Climate change has become a larger topic of public conversation in recent years. Once ignored as a far-off hypothetical, the real-world impacts of how we treat our planet have become almost impossible to ignore. As a result, a number of corporations — which studies show are some of the biggest contributors to climate change, at least in the United States — have pledged to become carbon neutral.
Carbon neutrality means achieving net-zero carbon dioxide emissions. Companies want to do this because carbon dioxide is a greenhouse gas that has far-ranging environmental and health effects, which they have received heightened public pressure to address. Carbon dioxide emissions contribute to climate change and respiratory diseases, resulting in food supply disruptions, increased wildfires, and extreme weather (any of these sound familiar?).
Among a slew of other high-profile companies, Apple set a goal to be 100% carbon neutral by 2030. Ford Motor Company says it will reach this point by 2050. Verizon, Infosys, and Reckitt Benckiser have all signed a “Climate Pledge” from Amazon to reach net-zero carbon emissions by 2040.
However, while it’s clear that this is a positive goal for corporations that want to decrease their negative environmental impact, what isn’t clear is how exactly corporations can—and should—become carbon neutral. That’s where Supply Chain Academy comes in.
Supply Chain Academy was founded in 2011 to be a corporate training and eLearning solutions company, with a stated mission to support professional development and empowerment in supply chain organizations through innovative and cognitive training programs. A recent addition to the company, Professor Omera Khan, who is now Supply Chain Academy’s Executive Strategy Advisor, is focusing on content that can help supply chains today, produced in a new thought leadership series.
The first topic? How the heck does a company become carbon neutral.
“Climate change, its impact and what we can all do about it is more time critical than ever, we must step up to these changes NOW,” said Khan in a recent news release from the Supply Chain Academy, stating her aim to “demonstrate what steps are required to pursue zero carbon as part of a firm’s sustainability agenda” in the hopes that businesses “act today.”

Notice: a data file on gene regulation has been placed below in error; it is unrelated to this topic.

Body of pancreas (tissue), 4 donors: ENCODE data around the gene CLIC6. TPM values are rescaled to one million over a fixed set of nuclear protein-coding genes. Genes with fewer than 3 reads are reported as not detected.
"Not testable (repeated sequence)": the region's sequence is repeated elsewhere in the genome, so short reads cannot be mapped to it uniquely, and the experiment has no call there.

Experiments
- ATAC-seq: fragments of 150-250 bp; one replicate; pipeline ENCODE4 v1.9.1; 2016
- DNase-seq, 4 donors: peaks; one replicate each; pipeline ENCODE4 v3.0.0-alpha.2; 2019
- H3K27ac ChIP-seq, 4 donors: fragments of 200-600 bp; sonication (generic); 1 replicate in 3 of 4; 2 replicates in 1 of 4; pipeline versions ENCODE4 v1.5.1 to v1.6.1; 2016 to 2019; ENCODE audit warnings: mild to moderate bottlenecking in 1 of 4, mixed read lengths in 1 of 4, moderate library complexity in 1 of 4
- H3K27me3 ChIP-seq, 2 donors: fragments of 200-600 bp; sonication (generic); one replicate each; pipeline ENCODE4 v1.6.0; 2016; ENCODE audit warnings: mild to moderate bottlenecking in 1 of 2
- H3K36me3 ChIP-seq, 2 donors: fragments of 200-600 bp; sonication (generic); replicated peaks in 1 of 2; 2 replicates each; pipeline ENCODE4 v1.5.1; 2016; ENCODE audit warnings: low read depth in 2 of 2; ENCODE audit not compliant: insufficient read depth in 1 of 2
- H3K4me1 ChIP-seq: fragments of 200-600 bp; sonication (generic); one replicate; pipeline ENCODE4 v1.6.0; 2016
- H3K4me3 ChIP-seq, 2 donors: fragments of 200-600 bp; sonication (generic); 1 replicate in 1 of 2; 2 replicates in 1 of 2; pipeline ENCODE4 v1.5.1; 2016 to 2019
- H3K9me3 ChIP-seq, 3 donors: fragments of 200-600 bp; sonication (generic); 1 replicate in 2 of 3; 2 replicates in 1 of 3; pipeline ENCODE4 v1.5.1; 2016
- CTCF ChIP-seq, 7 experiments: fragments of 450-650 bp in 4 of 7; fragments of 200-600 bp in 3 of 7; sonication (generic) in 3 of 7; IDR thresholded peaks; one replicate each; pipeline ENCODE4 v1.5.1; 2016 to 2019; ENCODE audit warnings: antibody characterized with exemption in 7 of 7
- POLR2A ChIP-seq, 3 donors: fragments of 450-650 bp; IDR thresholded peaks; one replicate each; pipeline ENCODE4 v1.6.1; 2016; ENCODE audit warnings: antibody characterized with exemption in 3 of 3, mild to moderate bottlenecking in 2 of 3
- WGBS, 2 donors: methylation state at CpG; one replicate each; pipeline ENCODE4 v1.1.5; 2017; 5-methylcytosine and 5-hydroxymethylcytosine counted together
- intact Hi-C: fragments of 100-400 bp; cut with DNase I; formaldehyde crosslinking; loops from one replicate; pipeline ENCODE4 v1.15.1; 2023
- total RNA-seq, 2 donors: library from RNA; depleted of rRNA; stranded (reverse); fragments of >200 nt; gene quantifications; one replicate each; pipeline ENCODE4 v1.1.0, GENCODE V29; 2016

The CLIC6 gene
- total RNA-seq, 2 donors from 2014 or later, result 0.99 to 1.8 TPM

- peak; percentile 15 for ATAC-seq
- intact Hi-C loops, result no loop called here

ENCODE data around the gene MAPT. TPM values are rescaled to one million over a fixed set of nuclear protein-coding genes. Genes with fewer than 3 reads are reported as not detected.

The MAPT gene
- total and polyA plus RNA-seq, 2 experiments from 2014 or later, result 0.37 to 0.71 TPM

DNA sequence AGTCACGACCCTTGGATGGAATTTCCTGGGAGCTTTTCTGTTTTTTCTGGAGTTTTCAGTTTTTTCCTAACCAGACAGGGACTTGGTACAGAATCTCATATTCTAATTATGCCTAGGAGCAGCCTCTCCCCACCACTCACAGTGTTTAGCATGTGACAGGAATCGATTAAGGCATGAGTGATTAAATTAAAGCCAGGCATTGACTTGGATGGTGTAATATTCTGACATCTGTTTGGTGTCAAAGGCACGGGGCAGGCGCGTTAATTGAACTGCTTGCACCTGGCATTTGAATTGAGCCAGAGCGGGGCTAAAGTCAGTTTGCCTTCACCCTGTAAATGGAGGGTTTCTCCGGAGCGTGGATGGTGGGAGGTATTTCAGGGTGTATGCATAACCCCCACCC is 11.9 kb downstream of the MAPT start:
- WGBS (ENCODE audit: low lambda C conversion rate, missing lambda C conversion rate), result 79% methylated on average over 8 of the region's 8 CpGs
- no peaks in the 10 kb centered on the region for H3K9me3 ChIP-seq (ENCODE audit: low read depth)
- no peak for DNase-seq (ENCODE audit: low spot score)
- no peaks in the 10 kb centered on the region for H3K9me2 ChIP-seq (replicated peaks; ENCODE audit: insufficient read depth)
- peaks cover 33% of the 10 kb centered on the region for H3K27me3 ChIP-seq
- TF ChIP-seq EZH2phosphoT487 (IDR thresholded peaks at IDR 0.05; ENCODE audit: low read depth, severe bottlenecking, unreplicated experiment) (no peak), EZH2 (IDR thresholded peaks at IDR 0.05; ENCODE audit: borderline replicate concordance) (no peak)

Khan went about this mission in two different ways. The first was by hosting a thought-provoking panel with many industry experts, including Christopher Fielden, the group supply chain director at Innocent Drinks, Simon Geale, the senior vice president of client solutions at Proxima Group, and Julia Moshkin, the head of sustainability innovation at EcoVadis. These leading supply chain brains spoke for nearly an hour in September about why decreasing carbon emissions is important, what initiatives are being used in the profession to achieve this goal, and more.
“There are a whole number of things that we are doing,” said Fielden, explaining the first is “understanding your carbon footprint — tier 1, tier 2, tier 3 emissions — and committing to saying everything we do throughout our whole supply chain, we want it to have no impact.”
Fielden said the next challenge after making that commitment is figuring out how to execute the vision. “There are a whole manner of things we’re doing,” he said, “one of them is we’re building a manufacturing facility that will be entirely off-grid and carbon neutral … Other things are around how we can redesign our network about how we move things around the world. And another thing is we’ve partnered with truck suppliers.”
It’s a case of picking apart your supply chain process and thinking about how each step could be reimagined to make less of a negative impact—or no negative impact—on the environment. “Breaking down the things you do do every day is really important,” said Fielden. “How many miles do you drive, what’s the energy used to make your products, what’s the water being used. These are real things you can influence day-by-day.”
Nick Wilkins, the former SVP of Logistics at Avnet, warned that many companies fail to properly account for their carbon emissions because they do not consider the work that they’ve outsourced as contributing to the problem. “It’s really difficult,” he said. “It’s a really challenging topic to many companies.”
The second way the Supply Chain Academy addressed this topic was through the release of its own thorough report on how to reduce carbon emissions: “Route to Zero Carbon.” This report delves into the “awkward truths” of carbon emissions—which parts of the supply chain contribute most (transportation) and what solutions could be invoked to remedy them.
“If supply chains play their full part in emissions reduction, there are reasonable grounds for believing that total global net CO2 emissions will reduce,” reads the report. Suggestions for reducing carbon emissions, shown through a series of real examples from companies that have completed this goal, include developing carbon-neutral transportation options and production facilities.
However, each individual company’s journey to carbon neutrality will be slightly different. To learn more, take a look at Supply Chain Academy’s report on the subject or watch the expert roundtable discussion.